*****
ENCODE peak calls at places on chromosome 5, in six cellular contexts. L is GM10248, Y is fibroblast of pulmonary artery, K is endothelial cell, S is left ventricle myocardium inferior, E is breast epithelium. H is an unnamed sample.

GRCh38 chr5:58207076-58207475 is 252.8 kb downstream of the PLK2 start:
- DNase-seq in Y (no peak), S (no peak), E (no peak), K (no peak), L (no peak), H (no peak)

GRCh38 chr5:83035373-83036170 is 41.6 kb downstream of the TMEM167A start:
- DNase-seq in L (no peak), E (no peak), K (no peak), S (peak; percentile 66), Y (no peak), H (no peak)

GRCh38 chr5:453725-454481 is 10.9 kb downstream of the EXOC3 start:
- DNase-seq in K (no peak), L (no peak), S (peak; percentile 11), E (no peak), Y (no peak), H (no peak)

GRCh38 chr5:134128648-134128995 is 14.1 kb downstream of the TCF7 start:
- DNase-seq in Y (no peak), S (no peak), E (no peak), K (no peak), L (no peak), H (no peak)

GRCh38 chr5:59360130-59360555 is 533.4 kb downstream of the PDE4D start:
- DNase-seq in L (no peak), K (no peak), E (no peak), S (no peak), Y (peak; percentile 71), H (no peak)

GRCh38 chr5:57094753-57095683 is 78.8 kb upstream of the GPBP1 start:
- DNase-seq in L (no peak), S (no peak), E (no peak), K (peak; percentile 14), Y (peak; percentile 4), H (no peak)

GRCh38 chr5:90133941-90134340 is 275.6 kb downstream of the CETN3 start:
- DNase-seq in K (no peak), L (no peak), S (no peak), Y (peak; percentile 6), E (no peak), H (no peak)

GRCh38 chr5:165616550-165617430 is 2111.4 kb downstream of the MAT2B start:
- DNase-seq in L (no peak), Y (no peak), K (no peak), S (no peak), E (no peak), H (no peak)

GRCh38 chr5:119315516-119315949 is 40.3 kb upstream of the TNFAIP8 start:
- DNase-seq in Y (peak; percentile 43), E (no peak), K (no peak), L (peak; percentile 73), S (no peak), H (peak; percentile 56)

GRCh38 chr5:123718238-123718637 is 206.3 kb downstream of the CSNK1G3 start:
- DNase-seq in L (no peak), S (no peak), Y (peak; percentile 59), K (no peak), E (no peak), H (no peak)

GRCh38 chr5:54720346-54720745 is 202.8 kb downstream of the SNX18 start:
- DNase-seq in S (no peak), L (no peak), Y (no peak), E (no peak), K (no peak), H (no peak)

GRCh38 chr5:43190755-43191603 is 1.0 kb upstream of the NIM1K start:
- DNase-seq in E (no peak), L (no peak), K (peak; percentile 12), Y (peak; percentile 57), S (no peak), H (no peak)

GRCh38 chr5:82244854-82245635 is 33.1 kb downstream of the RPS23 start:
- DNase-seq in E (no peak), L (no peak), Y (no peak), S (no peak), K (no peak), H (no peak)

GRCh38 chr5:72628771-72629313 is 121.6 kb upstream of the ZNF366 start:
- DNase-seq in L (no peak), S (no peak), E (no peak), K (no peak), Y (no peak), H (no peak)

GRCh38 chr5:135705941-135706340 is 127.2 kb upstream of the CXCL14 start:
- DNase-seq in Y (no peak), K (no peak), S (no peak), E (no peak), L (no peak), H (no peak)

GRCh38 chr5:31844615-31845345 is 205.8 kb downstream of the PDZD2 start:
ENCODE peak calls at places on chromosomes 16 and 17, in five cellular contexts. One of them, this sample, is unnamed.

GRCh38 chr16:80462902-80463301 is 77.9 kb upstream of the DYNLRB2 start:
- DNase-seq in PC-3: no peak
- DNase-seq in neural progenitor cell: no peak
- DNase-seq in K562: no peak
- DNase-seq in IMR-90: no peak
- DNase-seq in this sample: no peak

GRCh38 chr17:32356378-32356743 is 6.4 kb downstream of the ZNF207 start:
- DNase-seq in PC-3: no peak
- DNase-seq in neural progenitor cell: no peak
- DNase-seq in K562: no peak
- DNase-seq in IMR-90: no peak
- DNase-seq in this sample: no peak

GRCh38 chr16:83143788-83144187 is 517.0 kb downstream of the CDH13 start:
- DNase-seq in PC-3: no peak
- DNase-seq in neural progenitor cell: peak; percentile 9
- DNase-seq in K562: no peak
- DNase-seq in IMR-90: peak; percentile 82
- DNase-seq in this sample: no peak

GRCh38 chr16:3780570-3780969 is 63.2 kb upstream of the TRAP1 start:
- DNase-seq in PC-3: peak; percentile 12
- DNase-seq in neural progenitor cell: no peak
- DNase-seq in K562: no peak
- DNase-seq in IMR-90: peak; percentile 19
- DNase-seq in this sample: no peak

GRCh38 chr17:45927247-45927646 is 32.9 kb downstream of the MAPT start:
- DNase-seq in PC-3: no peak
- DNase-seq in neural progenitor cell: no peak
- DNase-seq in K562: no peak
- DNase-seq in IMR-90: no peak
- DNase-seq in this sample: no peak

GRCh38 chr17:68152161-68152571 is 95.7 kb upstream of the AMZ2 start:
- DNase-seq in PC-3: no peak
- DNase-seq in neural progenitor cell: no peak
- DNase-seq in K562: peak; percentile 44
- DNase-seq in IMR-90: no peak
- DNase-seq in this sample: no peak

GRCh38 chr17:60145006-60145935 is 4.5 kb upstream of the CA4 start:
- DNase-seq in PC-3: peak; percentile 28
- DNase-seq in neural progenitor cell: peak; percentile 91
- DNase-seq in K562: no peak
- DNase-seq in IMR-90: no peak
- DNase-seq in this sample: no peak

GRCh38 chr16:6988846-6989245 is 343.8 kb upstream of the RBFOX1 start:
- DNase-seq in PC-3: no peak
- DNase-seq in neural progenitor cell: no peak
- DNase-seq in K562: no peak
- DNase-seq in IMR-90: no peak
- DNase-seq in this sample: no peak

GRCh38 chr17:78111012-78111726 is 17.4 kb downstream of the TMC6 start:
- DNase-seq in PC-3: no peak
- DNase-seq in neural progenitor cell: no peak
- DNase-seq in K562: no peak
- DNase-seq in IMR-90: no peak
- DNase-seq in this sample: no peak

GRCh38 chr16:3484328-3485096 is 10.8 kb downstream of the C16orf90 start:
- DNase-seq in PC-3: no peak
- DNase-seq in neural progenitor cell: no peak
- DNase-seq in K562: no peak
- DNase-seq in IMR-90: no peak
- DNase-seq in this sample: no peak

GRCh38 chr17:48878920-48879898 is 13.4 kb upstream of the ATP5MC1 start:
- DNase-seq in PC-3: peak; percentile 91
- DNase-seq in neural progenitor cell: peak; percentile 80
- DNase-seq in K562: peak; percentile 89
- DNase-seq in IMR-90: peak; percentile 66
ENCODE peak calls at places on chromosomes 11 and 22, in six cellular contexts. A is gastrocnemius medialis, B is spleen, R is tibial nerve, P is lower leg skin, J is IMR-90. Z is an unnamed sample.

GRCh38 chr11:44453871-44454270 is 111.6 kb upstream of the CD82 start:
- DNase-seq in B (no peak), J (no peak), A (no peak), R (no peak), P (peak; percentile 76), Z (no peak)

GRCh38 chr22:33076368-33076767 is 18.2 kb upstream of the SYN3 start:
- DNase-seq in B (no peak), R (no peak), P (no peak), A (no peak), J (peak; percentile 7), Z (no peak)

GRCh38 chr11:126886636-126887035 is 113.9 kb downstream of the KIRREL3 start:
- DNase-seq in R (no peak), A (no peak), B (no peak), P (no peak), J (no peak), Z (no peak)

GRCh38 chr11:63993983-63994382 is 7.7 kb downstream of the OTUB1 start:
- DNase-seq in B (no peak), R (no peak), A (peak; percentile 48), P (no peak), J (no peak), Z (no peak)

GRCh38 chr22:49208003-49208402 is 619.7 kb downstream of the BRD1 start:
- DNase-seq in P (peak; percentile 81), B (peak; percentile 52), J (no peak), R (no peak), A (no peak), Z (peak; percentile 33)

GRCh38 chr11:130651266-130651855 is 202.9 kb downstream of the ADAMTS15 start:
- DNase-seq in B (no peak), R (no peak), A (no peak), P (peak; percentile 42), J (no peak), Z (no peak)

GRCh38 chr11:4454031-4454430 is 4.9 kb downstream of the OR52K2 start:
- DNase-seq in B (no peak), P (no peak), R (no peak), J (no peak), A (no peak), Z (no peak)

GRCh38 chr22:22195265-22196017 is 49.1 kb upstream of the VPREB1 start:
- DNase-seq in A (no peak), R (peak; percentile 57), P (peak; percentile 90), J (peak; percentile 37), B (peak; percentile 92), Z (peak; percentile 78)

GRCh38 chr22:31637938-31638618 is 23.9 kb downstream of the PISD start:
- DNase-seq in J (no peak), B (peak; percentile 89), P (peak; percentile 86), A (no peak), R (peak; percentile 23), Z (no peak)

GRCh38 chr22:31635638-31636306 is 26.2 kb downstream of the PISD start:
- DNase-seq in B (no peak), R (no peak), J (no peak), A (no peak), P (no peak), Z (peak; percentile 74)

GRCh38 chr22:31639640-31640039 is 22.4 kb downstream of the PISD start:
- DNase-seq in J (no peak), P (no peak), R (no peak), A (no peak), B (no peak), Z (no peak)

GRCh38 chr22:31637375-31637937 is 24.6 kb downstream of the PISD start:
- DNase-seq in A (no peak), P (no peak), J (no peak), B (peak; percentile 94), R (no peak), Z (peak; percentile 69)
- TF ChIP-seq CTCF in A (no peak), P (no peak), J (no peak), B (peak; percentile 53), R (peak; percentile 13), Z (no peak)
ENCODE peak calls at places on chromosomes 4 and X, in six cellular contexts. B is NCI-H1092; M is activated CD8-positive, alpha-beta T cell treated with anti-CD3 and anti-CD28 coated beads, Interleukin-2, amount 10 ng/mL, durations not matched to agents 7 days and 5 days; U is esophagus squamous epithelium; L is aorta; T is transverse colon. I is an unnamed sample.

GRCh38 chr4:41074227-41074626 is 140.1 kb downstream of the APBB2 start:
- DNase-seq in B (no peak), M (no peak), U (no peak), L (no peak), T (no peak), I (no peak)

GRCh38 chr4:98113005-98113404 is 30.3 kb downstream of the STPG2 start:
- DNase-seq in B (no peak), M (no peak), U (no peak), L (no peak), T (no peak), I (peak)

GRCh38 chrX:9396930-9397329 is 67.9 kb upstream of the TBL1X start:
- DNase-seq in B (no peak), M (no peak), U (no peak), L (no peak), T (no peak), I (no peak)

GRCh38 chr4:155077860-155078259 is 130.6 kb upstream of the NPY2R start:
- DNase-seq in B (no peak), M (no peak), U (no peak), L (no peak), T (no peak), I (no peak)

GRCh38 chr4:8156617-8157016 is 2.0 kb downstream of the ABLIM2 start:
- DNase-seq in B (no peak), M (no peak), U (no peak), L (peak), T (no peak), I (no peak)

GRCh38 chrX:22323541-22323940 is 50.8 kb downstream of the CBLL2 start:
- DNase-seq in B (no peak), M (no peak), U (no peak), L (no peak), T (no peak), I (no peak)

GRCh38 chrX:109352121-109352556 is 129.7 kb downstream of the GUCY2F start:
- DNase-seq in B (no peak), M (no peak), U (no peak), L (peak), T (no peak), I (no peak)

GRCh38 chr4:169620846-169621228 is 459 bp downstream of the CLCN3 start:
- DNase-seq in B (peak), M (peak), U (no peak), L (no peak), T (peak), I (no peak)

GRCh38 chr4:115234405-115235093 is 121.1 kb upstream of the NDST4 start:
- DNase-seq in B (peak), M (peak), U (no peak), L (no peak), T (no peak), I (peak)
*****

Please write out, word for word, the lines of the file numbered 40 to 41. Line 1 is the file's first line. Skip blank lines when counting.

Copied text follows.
GRCh38 chr17:32356378-32356743 is 6.4 kb downstream of the ZNF207 start:
- DNase-seq in PC-3: no peak